Tokusei tsukemen noodles an dipping broth. (Photo: Tom Roseveare)

Fuunji Ramen

Tsukemen at one of Tokyo's best shops

Tokusei tsukemen noodles an dipping broth. (Photo: Tom Roseveare)
Tom Roseveare   - 2分鐘閱讀時間

Fuunji (風雲児) is an institution in the tsukemen world since it opened up in 2007 and for me has everything to love about what makes digging out great ramen spots: a superb bowl, cozy yet authentic surroundings and a legendary build-up of anticipation as you queue to get seated.

Fuunji is primarily known for its tsukemen bowl – the style of dipping cold noodles in a hot, concentrated broth packed full of flavour. The style first originated in the 1960s, but has seen an explosion in popularity over the last decade.

As you'll discover at the ticket machine inside the shop entrance, Fuunji actually serves both ramen (¥750) and tsukemen (¥800) but there should be no confusion – most are here for the famed tsukemen. Each comes in a deluxe version (¥950/¥1000) with extra flavour and additional toppings. You can order a larger portion of noodles for free, though the standard size is a challenge in itself.

The Ehime-born owner, Miyake-san, is a delight to watch as he animates the kitchen, straining and serving freshly-cooked tsukemen noodles with sharp, fluid motions, dynamic flair and impeccable timing.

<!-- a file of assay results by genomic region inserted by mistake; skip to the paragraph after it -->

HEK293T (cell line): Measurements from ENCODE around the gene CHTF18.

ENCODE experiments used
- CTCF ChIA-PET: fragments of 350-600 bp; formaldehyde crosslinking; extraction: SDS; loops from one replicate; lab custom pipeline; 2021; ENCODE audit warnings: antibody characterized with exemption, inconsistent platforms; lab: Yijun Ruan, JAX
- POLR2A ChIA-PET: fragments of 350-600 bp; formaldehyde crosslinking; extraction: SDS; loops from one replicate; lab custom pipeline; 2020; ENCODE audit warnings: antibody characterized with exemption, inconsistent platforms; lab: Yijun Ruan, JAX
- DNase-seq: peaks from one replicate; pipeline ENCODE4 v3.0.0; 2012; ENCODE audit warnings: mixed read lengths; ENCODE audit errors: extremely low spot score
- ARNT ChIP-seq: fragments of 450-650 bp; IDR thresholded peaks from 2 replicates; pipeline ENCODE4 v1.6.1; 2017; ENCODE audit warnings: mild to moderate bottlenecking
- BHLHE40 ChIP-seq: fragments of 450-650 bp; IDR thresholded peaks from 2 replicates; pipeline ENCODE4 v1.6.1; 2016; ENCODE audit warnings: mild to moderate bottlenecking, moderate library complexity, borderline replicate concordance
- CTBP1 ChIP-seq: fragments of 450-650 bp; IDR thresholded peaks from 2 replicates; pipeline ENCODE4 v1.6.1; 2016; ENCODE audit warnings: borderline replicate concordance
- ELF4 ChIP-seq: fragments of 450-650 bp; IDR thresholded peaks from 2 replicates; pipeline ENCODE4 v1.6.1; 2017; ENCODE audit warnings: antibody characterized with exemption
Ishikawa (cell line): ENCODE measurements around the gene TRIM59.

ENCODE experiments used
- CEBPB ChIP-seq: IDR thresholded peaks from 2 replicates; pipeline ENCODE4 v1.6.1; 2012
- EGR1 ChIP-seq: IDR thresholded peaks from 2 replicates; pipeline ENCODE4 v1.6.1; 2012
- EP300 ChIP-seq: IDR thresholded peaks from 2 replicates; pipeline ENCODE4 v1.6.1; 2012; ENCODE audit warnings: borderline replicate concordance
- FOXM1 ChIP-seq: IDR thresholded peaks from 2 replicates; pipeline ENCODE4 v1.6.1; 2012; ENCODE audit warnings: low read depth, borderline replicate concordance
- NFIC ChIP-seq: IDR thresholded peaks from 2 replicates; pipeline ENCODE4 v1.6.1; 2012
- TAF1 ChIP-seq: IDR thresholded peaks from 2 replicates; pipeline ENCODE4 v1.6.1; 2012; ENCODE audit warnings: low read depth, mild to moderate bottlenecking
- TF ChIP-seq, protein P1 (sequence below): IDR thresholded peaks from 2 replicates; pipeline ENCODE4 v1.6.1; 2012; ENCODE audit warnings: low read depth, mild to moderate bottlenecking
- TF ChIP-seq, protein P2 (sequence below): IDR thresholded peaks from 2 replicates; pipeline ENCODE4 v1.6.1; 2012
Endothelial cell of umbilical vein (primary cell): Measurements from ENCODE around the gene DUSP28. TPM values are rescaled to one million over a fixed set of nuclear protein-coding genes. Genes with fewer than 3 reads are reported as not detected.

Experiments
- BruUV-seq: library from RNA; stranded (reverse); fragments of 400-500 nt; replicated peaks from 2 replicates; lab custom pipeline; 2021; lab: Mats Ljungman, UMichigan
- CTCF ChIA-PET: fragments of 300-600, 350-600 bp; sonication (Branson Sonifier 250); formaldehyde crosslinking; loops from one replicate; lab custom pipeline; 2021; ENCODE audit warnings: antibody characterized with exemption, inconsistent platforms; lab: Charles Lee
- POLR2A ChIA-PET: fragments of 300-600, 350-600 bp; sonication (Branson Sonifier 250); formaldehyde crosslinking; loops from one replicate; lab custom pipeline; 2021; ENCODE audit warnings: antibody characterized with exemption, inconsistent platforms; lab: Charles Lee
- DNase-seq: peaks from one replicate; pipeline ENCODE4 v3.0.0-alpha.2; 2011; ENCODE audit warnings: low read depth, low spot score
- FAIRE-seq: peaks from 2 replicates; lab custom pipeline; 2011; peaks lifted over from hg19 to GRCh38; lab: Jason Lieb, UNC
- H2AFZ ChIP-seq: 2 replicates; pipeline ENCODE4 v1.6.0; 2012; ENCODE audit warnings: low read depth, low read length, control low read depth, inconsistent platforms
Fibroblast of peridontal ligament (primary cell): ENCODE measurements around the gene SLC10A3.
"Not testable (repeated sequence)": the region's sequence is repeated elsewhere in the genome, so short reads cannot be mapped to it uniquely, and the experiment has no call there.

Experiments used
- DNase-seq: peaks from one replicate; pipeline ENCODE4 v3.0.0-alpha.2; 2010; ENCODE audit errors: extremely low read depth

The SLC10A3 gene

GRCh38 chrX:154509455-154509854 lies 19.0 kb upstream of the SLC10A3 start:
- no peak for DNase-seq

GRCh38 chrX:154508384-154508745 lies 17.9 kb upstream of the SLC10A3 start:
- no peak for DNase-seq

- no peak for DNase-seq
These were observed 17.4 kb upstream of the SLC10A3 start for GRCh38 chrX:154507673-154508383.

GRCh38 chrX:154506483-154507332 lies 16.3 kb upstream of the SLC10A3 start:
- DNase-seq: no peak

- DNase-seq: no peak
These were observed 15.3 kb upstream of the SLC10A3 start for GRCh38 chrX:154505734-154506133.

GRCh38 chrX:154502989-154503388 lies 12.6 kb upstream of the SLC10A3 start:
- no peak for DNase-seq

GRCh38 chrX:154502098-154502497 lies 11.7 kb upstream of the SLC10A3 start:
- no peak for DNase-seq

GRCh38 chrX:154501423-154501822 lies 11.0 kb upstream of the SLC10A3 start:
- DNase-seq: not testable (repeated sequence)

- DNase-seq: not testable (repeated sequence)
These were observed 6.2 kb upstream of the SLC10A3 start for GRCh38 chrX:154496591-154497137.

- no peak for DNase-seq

The tsukemen at Fuunji comprises a double soup of a rich, layered toripaitan chicken-bone soup alongside a second fish soup. Toppings include nori, bamboo shoots and, hidden beneath the surface, an ajitama egg and plenty of braised pork belly. On top sits a pungent bomb of gyofun dried fish powder which adds extra depth and intensity. Smokey fish flavours come from bonito and niboshi, and the soup in its entirety is bursting with an intense, rich umami flavour.

As you finish your noodles, you can also top up the bowl with soup stock to finish off the remainder of the soup if you wish.


Fuunji is a 1 minute walk around the corner from Shinsen-Shinjuku station, exit 6. When you get here you'll notice people waiting outside this otherwise small, unassuming ramen shop at the basement level, but note that the queue can typically extend across the road.

When you finally make it inside the shop, the queue continues right along the back wall behind the seated diners at the counter (which seats 15). A bit claustrophobic perhaps, but definitely adds to the anticipation that comes with trying one of Tokyo's best bowls of tsukemen.

Tom Roseveare

Tom Roseveare @tom.roseveare

Creative Director at Japan Travel, based in Tokyo. Feel free to reach out about living, working or travelling in Japan – just book a time.